Fact: Over 50% of worldwide video game revenue comes from markets outside the US.
Despite the importance of making games available in a variety of languages for gamers across global markets, translation and localization is still a source of confusion for many developers. Due to the number of easily-avoided issues encountered by game translation and localization companies on a regular basis, we realized the value to the entire development community to dispel common myths regarding the localization process, thereby perpetuating a network of informed developers to ultimately enhance decisions regarding game translation, producing a global library of games with quality localization.
Part 1 taught you that switching localization vendors can have a negative impact on your company’s financial statement. Part 2 revealed the quality issues that distinguish one vendor from another, and part 3 showed you how to avoid paying threefold unnecessarily by effectively using prior work. In this post, we cover one of the most common mistakes made in video game translation and discuss how it, too, can have a significant impact on the quality of your game. Be sure to check back this Friday, November 16th, for Myth #5.
Myth #4: My friend/relative/significant other/guy down the street speaks (insert language), I’ll just have him/her translate my game.
Good plan, in theory. However, there is a reason translators spend years earning their qualifications, despite their fluency in more than one language. Due to the long hours spent training, preparing for their future careers, there is a significant difference in the quality of translation between a professional translator and a bilingual off the street.
If you were developing a massive RPG, you probably wouldn’t want novice writers creating the multiple, overarching storylines that define your game’s genre. You would want established writers who have a deep understanding of the intertwined web of fully-constructed characters, their complex relationships with one another and the rest of the world, plus the development of an incredibly intricate society, complete with new races and relevant languages, backstories for all aspects of the civilization (including origin) and the creation of different cultures, among a host of other complex components. There is a layer of depth that will likely be lacking in the hands of someone who has not spent years training and practicing their creative writing abilities under the supervision of highly experienced and studied mentors and, besides that, has no professional writing experience of which to speak. Just as a RPG with the depth of Skyrim cannot hope to achieve a similar immersive experience by writers with little to no experience writing on a similar scale, quality translations cannot be wished into existence by bilinguals who may not have a clear understanding of translation, creative writing, and/or game terminology. You wouldn’t want your original text to be written by someone without a thorough understanding of creative writing and video games, so why would your thought-process change when it comes to the translation of your game?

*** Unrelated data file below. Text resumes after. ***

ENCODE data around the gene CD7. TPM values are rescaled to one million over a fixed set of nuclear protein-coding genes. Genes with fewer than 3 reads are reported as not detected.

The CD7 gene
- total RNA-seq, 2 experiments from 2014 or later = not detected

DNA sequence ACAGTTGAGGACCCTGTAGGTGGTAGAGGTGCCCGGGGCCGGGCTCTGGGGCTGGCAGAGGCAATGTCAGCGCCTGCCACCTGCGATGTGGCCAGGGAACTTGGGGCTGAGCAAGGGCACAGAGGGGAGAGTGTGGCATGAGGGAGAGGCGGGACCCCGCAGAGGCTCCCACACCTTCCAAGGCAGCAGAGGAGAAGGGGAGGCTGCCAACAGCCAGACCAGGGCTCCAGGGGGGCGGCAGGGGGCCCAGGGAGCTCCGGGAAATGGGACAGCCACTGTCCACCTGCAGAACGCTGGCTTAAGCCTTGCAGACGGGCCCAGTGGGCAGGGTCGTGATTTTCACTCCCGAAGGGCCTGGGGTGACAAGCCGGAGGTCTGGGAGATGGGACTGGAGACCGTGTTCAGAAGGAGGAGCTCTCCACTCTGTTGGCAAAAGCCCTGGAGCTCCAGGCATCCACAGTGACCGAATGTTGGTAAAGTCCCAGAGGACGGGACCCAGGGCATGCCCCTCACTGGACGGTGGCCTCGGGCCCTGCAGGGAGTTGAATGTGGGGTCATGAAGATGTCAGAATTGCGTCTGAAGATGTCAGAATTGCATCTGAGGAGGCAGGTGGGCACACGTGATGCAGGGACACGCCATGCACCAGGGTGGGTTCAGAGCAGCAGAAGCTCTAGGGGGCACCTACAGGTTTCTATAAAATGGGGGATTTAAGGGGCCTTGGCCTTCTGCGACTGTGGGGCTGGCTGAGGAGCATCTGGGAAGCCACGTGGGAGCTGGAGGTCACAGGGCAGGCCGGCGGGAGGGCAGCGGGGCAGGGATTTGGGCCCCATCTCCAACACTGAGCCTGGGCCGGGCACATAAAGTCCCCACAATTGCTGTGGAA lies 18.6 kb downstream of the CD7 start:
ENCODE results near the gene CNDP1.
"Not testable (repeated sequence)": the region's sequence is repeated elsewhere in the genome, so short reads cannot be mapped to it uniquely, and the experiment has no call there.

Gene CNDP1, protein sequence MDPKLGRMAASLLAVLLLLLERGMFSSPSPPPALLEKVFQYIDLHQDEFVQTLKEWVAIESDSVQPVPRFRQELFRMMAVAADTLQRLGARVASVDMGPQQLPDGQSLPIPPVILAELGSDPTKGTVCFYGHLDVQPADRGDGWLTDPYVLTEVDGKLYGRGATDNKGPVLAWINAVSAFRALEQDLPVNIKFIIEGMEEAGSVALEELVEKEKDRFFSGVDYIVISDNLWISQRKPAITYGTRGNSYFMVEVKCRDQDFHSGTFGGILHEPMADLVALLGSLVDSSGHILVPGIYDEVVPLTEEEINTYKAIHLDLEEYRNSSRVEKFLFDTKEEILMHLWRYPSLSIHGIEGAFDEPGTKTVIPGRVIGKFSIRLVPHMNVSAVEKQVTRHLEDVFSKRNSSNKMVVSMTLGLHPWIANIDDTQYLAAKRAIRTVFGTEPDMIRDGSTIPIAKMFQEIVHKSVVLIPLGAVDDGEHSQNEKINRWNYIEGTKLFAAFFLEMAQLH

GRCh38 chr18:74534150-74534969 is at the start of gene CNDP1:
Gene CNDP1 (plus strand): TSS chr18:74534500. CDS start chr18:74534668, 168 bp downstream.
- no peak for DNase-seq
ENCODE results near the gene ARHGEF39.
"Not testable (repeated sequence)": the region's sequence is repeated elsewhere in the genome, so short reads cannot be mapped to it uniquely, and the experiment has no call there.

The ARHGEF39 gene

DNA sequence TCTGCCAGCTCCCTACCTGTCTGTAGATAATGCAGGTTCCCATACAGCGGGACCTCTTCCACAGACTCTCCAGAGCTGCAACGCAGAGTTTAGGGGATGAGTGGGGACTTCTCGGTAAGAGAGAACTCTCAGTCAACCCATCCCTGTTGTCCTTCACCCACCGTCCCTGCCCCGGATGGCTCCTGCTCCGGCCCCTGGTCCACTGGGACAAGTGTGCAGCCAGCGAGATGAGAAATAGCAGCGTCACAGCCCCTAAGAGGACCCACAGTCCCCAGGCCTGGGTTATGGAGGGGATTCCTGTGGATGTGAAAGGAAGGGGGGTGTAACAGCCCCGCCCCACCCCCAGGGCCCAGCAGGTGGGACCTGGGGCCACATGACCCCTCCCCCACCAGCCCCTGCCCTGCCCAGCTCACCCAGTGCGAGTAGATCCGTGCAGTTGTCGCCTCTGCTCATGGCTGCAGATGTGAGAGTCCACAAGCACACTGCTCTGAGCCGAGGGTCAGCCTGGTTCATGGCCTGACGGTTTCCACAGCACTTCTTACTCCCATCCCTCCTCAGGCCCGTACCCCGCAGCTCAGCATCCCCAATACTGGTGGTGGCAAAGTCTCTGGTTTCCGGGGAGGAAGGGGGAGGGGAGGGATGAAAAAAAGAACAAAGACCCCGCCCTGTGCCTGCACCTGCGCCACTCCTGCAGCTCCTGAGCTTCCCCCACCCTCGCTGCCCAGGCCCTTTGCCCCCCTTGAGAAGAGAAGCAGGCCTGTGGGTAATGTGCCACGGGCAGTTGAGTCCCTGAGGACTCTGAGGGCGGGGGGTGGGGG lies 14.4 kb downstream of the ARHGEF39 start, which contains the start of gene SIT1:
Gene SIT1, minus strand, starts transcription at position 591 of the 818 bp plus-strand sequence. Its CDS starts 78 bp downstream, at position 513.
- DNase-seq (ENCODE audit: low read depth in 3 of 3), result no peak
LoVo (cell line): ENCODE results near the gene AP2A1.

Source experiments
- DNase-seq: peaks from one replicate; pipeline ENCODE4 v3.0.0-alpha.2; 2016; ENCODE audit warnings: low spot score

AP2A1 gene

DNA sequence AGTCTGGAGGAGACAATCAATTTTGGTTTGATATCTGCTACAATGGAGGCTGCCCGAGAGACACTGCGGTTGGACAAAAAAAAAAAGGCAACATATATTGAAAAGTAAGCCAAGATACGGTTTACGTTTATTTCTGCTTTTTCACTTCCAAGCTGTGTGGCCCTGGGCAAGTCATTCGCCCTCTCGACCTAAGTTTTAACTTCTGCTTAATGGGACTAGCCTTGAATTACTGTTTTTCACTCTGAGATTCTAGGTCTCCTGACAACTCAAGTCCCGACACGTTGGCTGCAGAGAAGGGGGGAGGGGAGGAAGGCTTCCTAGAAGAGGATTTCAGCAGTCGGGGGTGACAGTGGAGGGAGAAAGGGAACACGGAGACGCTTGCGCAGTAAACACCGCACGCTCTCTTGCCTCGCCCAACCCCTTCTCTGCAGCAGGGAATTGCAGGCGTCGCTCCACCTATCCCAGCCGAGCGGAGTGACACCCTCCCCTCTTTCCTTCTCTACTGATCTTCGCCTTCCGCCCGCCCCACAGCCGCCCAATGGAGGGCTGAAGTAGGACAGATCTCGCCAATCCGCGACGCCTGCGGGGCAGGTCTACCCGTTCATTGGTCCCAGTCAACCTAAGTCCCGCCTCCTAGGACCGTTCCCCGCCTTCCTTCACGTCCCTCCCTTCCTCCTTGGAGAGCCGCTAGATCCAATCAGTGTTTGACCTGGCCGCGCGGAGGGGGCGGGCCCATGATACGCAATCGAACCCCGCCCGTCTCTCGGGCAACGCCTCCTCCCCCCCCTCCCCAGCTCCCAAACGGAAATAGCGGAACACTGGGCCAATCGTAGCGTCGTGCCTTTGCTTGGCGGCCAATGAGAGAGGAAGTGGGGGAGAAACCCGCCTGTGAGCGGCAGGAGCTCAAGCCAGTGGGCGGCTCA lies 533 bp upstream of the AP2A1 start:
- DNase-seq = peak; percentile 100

Professional translators have a thorough understanding of the intricacies of languages and what makes a quality translation. Translations cannot be sufficiently handled by machines because translation is not a straightforward process and there are multiple ways to translate even seemingly simple words. There are subtleties in meaning, idioms and words without direct equivalents, and the reinvention of character names, equipment, places, items, etc. that make game translation incredibly complex. While an unstudied translator may be able to handle certain pieces of your game, you don’t want to compromise the overall quality of your game by entrusting its complete iteration into another language to a novice translator. Remember – your game and company brand are at stake, and gamers know what they want when it comes to quality.
Read the full post on LAI's blog.
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